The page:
Space is real

So here’s a sentence I never thought I’d honestly be able to write, and it’s not meant to sound boastful or anything, but…

I know a cosmonaut, and he’s currently in space.

I am even lucky enough to be on his “friends and family” list, which means that while he’s been in space, I’ve been able to email him, directly. Of course, the guidelines that came when I was informed I was on the list, were quick to point out that since my messages weren’t going to be screened I should be sure to think of his “psychological well-being”.

How’s about this for trivia, in space, astronauts have email addresses that only work while they’re on orbit! (And there was me all excited when I finally got a BBC email!)

Obviously, the guidelines, which also ask that I don’t forward any messages to a journalist (err..), mean I’m not going to say too much more about this, suffice to say that it was an incredible honour to be able to stay in touch with someone while they were living on the International Space Station. My 89-year old grandmother has been enjoying it too, since my cosmonaut friend, Anton Shkaplerov, sent her some greetings from space. “Oooooh!” she squeaked, “I can’t wait to boast to the WI about this!”.

My granny remembers Yuri Gagarin going up into space, and now she’s excited by another Russian in orbit. It’s truly wonderful.

Anyway, that’s not the point. The point is, that I know a cosmonaut, and he’s in space. Until tomorrow.

Tomorrow, Anton and his two crew-mates, will be undocking from the ISS, their home for the last six months, and heading back to Earth. They’ll travel back in their Soyuz capsule, landing in Kazakhstan at around 12.45pm UK time (if I’ve got my time-zone conversions right).

Soyuz undocking

Soyuz undocking: image courtesy of NASA

Astronauts have been coming back to Earth in Soyuz capsules for years. I’ve heard plenty of them explain how it differs from a shuttle landing. Let’s just say it’s a bit less gentle. It’s safe, in as much as anything in spaceflight is “safe”. It’s been done lots of times before. They won’t let them land if they perceive a problem. I know all that. But this isn’t just a Soyuz capsule landing. This isn’t even a Soyuz capsule with people in it. This is a Soyuz capsule with *my friend* Anton. My friend is going to come hurtling back to Earth tomorrow. My friend.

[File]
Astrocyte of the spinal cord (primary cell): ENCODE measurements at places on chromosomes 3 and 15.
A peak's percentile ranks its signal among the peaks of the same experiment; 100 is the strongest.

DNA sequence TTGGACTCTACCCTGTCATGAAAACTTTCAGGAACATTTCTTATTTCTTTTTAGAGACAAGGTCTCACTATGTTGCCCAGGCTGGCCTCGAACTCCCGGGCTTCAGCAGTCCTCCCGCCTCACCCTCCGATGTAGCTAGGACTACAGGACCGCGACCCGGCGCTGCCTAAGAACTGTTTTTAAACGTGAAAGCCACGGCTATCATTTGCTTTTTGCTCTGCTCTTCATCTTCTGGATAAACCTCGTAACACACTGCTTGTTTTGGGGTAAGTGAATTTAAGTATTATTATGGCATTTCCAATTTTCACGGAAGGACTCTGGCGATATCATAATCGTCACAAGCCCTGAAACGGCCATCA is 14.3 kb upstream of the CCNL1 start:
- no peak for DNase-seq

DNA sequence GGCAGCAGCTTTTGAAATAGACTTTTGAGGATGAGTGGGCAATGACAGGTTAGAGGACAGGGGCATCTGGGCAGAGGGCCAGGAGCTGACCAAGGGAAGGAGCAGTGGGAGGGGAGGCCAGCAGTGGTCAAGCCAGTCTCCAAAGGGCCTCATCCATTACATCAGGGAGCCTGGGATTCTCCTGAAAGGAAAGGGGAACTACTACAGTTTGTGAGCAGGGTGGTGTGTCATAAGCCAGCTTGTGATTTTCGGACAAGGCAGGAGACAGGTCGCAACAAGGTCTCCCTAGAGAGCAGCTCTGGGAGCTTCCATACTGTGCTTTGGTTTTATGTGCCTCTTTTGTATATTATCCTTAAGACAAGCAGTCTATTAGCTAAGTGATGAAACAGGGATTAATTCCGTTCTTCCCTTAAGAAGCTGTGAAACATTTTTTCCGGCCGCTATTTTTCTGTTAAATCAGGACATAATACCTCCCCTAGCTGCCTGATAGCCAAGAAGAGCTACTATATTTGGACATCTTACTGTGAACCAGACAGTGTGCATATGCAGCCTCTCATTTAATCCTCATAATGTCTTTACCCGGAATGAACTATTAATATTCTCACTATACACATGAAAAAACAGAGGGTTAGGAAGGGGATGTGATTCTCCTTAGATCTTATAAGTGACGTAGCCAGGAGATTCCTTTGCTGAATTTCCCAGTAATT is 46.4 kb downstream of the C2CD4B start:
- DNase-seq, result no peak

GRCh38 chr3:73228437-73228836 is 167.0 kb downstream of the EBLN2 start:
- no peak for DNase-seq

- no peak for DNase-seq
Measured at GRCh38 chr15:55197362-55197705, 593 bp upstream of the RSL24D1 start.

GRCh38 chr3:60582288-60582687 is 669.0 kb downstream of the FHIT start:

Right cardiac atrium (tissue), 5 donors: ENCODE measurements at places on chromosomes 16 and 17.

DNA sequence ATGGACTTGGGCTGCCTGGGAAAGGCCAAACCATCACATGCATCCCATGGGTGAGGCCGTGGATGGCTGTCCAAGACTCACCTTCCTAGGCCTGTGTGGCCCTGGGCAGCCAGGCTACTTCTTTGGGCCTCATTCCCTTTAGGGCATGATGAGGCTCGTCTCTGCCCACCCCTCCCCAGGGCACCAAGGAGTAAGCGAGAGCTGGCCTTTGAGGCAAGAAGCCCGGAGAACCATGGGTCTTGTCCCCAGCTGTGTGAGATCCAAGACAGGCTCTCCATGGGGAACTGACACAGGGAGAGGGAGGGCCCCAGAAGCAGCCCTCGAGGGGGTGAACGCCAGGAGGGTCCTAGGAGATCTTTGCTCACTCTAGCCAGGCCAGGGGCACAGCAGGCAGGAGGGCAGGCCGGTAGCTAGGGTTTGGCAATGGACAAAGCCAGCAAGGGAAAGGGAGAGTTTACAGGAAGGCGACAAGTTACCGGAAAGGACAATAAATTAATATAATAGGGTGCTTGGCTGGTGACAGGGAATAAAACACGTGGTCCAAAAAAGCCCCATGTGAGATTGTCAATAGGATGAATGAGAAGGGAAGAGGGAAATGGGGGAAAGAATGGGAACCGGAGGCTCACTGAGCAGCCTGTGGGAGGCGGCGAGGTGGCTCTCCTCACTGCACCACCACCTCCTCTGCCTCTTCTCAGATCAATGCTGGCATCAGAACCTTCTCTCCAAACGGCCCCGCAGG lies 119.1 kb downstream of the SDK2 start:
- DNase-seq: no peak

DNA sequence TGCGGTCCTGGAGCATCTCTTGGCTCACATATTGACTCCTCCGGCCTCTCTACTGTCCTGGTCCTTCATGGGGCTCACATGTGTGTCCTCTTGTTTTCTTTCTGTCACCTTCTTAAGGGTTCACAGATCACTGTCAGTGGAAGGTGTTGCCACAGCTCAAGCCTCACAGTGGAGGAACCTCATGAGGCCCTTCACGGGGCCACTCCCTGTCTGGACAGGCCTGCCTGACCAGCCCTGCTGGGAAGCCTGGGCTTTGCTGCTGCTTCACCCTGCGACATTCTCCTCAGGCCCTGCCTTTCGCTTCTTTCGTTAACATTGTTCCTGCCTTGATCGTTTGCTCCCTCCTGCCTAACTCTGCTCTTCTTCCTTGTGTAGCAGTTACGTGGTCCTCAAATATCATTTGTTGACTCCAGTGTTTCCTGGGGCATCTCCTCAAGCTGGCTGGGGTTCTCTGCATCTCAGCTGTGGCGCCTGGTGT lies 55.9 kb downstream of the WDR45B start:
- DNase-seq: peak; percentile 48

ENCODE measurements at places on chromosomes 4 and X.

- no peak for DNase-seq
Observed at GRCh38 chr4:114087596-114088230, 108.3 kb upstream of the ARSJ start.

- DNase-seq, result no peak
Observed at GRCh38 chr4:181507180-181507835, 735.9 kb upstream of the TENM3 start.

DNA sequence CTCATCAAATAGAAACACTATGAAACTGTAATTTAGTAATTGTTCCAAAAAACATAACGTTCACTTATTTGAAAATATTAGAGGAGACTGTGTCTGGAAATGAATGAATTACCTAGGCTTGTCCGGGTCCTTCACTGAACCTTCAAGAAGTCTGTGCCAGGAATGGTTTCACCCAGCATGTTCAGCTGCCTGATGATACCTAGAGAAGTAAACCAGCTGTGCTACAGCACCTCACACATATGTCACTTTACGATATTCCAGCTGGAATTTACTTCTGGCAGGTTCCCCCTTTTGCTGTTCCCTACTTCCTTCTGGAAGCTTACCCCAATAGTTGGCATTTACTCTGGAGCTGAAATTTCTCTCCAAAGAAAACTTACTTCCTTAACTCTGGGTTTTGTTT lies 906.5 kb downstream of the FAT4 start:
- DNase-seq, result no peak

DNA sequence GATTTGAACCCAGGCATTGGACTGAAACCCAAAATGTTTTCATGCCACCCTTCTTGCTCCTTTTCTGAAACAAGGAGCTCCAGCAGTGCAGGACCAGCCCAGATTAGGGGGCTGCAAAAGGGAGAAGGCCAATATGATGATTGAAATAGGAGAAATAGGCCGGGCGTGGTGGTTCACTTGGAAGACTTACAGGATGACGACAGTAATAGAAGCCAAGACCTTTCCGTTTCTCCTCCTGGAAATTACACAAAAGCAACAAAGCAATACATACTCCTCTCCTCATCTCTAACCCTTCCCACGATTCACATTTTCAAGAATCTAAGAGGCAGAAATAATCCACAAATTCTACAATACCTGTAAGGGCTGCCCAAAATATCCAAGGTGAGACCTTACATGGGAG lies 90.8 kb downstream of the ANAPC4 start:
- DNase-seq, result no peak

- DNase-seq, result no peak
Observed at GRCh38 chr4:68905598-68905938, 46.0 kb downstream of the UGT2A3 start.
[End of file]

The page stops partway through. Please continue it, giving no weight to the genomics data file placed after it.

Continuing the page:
I’m scared.

I can’t help it. I care about people. Suddenly, space becomes very real. It’s like the moment I watched Paolo Nespoli begin his long-duration space adventure atop of a Soyuz rocket. For all the coolness of a rocket launch, suddenly it was my friend, sitting on top of an awful lot of rocket fuel, with someone (figuratively) about to light the touchpaper. It changes things. It makes them real.

Sometimes space is untouchable, magical, slightly unreal – I’m sure I’ve used this metaphor before, but space is like father Christmas – you know it exists, but you’ll never meet/touch it.

When you know someone in space, it all becomes more real. Of course it’s still magical, so magical that I’m overwhelmed and humbled every time I receive a message from space (- from actual space!). How incredible to share that adventure first hand.

But now Anton’s coming home. Gran will be sad not to be able to say “I’m nearly 90 you know, and I’ve got a friend in space”, and I am feeling nervous. I know it will be alright, but this is my friend. My friend is coming home from space tomorrow, and I can’t help but feel a bit on edge. Please wish him a safe flight (and non-ballistic landing).

Anton, fly safe, gravity awaits you with open arms.

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